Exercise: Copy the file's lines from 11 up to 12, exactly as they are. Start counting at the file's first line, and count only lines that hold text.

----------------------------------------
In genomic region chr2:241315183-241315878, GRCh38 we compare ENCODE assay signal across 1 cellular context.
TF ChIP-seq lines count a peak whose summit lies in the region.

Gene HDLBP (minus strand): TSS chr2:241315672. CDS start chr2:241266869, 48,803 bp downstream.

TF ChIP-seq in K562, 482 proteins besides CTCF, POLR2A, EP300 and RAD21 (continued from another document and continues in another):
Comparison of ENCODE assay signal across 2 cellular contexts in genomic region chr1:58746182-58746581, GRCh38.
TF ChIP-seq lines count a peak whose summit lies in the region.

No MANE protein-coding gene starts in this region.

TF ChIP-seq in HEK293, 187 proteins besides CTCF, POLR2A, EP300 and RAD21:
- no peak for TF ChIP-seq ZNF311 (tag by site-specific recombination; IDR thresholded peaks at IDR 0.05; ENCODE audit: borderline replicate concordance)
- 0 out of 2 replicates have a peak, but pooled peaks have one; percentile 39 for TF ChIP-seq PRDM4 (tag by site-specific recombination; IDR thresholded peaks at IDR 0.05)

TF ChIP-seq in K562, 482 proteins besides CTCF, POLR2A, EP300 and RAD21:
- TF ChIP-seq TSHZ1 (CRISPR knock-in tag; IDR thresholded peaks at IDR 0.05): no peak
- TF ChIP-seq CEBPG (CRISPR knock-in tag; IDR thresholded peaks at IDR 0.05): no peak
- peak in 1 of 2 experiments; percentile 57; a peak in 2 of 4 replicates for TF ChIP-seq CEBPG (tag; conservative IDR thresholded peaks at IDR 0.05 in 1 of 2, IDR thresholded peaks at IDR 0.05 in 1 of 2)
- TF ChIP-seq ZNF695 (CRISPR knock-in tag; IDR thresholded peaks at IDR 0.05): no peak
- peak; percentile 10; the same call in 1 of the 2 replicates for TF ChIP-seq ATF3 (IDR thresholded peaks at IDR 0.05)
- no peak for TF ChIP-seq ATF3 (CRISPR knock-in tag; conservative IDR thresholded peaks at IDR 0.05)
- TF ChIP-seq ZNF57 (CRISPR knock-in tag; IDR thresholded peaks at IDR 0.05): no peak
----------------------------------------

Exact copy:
TF ChIP-seq in K562, 482 proteins besides CTCF, POLR2A, EP300 and RAD21:
- TF ChIP-seq TSHZ1 (CRISPR knock-in tag; IDR thresholded peaks at IDR 0.05): no peak